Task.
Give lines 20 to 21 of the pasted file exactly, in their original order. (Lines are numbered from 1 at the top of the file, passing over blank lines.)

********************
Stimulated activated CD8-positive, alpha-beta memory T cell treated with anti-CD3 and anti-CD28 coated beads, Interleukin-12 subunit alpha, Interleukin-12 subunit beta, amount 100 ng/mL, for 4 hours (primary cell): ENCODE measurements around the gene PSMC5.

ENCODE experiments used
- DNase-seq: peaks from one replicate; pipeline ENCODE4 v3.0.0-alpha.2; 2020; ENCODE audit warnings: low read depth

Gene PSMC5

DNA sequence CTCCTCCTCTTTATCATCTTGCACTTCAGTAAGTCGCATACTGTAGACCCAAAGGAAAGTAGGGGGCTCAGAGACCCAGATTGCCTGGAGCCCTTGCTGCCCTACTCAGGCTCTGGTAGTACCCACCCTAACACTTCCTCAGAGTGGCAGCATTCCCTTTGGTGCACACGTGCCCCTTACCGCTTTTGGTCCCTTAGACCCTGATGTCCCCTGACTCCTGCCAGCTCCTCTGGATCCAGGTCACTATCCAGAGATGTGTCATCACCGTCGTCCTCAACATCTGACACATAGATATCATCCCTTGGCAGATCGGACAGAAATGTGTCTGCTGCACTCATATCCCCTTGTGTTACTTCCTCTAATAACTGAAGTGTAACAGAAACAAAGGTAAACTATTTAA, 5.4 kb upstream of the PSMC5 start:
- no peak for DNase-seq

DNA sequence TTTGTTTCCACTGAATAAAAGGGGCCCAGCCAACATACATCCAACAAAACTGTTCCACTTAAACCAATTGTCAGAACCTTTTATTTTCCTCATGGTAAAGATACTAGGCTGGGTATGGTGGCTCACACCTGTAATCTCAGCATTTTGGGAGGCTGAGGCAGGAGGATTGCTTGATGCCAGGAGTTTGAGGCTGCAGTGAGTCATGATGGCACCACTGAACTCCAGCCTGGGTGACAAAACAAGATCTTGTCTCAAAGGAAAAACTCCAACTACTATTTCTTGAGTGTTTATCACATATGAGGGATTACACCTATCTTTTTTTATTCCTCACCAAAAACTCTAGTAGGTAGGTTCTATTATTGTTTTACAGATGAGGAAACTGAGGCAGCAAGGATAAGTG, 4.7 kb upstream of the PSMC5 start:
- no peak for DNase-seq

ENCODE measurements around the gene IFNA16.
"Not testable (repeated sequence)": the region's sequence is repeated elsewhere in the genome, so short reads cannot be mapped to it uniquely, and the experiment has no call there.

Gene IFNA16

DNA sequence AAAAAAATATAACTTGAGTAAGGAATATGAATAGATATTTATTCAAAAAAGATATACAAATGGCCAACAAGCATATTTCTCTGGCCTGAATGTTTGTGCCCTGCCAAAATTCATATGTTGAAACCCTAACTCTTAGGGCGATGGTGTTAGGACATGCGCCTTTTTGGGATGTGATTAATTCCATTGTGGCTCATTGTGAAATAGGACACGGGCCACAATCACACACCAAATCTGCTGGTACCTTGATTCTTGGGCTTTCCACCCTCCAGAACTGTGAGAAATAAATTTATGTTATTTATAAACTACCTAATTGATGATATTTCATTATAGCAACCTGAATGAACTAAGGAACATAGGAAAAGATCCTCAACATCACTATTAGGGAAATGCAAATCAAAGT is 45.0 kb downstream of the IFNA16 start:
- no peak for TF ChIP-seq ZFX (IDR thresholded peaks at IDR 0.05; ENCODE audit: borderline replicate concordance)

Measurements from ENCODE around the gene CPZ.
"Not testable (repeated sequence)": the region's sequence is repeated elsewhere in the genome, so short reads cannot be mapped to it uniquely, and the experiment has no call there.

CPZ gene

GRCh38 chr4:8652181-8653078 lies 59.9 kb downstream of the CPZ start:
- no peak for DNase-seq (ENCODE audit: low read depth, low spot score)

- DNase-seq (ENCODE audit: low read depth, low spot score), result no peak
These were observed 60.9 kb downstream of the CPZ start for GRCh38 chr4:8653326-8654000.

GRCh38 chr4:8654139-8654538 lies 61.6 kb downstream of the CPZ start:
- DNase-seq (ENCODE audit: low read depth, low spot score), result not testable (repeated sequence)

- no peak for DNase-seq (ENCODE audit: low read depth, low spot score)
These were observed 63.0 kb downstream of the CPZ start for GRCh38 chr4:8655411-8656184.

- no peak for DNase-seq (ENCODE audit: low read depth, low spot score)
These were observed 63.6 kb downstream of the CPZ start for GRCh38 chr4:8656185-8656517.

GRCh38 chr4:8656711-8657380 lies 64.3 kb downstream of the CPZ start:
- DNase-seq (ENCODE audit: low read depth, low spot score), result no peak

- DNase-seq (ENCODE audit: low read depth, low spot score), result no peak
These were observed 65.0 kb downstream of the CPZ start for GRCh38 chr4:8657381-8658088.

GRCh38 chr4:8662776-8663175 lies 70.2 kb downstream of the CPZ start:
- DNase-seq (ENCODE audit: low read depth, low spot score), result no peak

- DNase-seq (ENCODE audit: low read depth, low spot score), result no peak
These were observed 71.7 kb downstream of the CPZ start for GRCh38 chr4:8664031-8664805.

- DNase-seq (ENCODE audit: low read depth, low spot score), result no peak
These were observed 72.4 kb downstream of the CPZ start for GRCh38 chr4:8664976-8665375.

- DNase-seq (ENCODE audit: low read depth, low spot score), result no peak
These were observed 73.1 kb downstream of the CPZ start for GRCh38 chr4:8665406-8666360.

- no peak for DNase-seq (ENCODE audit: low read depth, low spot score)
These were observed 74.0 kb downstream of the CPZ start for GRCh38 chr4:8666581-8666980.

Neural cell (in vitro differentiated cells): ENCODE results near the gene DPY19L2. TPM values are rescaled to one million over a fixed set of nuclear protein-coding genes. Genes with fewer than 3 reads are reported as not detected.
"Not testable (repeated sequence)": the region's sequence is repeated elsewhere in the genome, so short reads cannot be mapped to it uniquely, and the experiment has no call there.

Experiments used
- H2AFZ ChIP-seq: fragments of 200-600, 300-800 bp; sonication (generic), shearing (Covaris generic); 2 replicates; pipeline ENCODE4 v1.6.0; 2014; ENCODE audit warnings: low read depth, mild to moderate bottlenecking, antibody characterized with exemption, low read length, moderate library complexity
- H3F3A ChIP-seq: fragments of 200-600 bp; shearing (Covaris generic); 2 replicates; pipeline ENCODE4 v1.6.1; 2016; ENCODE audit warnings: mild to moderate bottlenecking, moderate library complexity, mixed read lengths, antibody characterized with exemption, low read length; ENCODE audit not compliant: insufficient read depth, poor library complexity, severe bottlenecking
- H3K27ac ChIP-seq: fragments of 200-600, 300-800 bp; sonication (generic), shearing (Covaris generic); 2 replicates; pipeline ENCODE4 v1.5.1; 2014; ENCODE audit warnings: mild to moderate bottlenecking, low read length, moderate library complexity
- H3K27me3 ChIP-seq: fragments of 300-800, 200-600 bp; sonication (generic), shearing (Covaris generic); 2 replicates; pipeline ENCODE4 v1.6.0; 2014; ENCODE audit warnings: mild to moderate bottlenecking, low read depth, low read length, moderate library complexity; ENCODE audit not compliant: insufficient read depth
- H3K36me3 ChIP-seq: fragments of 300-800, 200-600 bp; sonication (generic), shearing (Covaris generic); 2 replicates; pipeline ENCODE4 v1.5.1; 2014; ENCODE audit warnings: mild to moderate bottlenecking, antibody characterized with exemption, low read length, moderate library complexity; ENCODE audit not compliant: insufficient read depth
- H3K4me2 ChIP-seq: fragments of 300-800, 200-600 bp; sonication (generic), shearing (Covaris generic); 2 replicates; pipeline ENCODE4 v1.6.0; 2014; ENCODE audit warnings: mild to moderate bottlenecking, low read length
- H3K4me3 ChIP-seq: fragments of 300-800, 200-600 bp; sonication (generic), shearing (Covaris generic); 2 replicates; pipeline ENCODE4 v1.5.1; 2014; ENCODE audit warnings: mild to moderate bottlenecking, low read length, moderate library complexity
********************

These were observed 60.9 kb downstream of the CPZ start for GRCh38 chr4:8653326-8654000.

GRCh38 chr4:8654139-8654538 lies 61.6 kb downstream of the CPZ start: